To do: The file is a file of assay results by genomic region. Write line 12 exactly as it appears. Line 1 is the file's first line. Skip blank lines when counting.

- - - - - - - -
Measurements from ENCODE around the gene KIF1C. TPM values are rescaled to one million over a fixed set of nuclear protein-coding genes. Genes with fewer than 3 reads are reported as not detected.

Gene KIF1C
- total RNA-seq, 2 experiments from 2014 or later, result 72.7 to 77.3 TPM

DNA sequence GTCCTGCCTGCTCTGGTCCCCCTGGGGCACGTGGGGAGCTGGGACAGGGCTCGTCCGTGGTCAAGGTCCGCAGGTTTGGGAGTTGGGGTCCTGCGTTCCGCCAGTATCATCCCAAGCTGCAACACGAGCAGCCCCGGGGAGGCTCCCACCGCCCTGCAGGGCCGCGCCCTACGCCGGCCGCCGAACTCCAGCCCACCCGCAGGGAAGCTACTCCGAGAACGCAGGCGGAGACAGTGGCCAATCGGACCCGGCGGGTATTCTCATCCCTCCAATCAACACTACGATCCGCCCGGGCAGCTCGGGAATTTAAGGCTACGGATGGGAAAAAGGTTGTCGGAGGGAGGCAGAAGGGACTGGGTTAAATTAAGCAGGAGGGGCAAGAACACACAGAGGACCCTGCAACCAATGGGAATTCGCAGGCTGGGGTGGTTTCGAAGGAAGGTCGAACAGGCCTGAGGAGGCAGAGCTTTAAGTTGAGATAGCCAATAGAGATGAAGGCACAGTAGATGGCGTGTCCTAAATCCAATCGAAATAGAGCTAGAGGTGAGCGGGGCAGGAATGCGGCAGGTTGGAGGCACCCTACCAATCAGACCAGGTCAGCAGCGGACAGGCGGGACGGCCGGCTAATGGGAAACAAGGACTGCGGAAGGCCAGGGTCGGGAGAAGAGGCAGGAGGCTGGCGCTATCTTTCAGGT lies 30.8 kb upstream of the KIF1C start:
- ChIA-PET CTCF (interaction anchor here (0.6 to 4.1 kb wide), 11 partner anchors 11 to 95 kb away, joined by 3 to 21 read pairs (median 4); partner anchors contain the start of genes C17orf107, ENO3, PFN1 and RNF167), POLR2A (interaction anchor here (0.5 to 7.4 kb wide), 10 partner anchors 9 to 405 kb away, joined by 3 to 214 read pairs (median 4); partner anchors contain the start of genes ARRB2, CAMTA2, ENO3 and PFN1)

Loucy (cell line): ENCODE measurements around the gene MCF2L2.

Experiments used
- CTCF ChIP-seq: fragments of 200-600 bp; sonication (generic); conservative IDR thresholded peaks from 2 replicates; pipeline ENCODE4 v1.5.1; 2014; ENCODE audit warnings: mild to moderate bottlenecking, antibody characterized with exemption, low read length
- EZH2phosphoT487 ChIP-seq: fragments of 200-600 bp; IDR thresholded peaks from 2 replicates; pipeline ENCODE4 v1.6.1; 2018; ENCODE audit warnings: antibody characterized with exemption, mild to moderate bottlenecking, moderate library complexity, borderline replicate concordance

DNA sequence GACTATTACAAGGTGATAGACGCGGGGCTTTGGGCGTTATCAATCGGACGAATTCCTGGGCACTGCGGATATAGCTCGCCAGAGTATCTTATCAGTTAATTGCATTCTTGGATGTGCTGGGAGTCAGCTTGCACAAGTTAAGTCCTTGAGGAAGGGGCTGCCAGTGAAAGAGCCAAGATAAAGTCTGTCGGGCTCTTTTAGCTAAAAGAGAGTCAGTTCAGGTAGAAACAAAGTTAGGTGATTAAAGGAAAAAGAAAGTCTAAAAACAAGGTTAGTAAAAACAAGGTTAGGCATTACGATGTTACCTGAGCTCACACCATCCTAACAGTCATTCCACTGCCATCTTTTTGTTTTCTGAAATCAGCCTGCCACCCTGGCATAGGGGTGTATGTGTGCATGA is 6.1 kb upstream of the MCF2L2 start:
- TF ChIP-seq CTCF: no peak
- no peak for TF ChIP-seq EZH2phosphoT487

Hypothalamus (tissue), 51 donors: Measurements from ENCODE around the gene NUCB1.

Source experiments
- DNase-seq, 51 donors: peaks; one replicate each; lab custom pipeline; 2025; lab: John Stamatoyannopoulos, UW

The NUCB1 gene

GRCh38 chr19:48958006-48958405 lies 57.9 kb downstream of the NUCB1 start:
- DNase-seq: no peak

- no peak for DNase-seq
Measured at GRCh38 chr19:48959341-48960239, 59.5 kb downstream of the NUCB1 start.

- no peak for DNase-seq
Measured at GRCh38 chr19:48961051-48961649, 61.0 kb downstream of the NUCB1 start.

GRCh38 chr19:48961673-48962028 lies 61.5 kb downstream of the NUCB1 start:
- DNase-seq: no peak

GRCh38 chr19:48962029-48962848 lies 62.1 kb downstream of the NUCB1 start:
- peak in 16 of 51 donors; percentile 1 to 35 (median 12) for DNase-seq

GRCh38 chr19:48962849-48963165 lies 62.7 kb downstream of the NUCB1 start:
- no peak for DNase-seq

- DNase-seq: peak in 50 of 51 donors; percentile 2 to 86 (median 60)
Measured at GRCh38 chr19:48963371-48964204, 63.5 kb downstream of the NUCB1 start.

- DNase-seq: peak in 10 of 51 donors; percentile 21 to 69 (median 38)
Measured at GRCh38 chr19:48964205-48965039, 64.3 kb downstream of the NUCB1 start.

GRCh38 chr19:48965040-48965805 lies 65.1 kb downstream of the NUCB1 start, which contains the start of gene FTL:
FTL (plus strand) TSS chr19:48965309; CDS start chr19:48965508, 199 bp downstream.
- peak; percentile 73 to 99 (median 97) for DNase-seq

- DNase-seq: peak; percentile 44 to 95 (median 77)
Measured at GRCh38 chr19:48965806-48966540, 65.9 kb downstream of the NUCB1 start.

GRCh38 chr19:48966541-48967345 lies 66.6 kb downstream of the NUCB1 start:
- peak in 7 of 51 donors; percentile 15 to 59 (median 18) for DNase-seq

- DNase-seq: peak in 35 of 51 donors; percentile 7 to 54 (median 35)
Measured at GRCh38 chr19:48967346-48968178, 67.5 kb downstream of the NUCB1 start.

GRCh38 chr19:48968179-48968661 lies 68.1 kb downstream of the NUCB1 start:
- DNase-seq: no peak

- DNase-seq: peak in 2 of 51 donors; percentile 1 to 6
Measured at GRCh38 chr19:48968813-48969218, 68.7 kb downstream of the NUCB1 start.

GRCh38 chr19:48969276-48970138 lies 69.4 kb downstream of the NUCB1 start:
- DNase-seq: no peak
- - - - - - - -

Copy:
- no peak for TF ChIP-seq EZH2phosphoT487